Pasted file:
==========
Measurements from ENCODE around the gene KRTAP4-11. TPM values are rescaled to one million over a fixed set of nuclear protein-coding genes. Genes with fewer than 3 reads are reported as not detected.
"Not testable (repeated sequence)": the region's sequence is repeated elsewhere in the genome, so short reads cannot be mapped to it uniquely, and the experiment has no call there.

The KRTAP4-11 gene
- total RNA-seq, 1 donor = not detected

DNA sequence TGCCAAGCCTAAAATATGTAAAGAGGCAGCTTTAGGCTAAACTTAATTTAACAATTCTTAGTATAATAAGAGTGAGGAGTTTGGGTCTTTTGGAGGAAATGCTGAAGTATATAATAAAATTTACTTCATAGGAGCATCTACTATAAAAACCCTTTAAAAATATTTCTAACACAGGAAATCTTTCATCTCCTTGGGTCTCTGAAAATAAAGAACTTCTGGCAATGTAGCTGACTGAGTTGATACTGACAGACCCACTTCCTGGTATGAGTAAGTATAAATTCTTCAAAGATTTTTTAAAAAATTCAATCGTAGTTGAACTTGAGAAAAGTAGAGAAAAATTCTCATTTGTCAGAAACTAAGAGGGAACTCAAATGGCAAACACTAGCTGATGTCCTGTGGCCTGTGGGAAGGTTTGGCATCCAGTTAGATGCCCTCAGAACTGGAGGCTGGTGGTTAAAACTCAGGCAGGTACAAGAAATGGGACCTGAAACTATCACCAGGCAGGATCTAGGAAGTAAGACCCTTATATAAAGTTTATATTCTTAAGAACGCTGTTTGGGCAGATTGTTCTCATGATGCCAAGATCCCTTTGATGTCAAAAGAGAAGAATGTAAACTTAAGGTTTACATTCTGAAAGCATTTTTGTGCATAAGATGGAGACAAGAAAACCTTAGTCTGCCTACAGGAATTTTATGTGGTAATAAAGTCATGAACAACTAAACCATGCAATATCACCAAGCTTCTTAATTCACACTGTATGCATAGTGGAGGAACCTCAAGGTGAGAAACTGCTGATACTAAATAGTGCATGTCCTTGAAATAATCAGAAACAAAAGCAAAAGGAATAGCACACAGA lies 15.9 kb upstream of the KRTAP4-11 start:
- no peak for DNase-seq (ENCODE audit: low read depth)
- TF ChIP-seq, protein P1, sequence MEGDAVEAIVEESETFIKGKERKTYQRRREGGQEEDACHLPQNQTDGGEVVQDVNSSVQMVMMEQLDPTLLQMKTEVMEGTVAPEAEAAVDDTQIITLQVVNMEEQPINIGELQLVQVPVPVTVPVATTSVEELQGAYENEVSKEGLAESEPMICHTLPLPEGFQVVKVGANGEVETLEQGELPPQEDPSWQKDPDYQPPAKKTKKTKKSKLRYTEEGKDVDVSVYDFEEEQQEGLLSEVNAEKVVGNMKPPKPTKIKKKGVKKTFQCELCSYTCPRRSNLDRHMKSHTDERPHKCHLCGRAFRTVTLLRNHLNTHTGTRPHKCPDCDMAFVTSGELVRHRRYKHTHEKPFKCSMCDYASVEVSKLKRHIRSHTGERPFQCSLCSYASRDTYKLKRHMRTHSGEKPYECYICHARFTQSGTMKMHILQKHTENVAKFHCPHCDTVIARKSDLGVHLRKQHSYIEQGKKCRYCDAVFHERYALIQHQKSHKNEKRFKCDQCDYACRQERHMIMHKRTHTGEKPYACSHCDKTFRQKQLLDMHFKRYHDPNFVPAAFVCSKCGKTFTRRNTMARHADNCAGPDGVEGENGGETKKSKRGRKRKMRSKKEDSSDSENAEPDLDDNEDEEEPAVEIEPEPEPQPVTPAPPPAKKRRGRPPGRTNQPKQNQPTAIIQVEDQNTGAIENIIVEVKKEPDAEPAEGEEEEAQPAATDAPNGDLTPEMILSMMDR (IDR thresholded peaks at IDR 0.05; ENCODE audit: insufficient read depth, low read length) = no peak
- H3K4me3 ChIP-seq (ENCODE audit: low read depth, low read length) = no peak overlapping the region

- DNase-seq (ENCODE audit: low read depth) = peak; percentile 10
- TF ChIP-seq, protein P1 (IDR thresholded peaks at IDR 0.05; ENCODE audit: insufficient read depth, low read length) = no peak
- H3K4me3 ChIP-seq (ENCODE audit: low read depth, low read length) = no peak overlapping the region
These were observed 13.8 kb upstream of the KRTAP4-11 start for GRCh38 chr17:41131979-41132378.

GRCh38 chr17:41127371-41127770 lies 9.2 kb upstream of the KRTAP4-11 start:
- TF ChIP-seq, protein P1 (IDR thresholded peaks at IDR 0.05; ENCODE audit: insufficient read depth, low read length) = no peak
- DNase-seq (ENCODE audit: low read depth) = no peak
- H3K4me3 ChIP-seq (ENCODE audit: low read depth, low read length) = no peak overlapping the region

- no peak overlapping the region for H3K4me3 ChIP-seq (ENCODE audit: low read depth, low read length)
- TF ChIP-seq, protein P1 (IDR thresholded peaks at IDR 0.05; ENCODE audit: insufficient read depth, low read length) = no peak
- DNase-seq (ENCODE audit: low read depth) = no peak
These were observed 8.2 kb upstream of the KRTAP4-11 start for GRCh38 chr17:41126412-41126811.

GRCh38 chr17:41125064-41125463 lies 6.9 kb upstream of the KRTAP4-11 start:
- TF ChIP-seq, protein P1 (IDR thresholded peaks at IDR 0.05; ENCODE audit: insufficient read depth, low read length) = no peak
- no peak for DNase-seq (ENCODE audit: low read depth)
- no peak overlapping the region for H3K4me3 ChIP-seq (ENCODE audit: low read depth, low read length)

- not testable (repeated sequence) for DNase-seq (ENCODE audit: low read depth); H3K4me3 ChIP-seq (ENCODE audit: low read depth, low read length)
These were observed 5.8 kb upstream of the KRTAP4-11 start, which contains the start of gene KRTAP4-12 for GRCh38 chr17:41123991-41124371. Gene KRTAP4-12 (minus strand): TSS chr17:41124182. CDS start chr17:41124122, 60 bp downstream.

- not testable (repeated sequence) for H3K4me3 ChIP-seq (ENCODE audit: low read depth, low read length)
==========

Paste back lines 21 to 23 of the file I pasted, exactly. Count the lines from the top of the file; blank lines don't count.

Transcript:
GRCh38 chr17:41125064-41125463 lies 6.9 kb upstream of the KRTAP4-11 start:
- TF ChIP-seq, protein P1 (IDR thresholded peaks at IDR 0.05; ENCODE audit: insufficient read depth, low read length) = no peak
- no peak for DNase-seq (ENCODE audit: low read depth)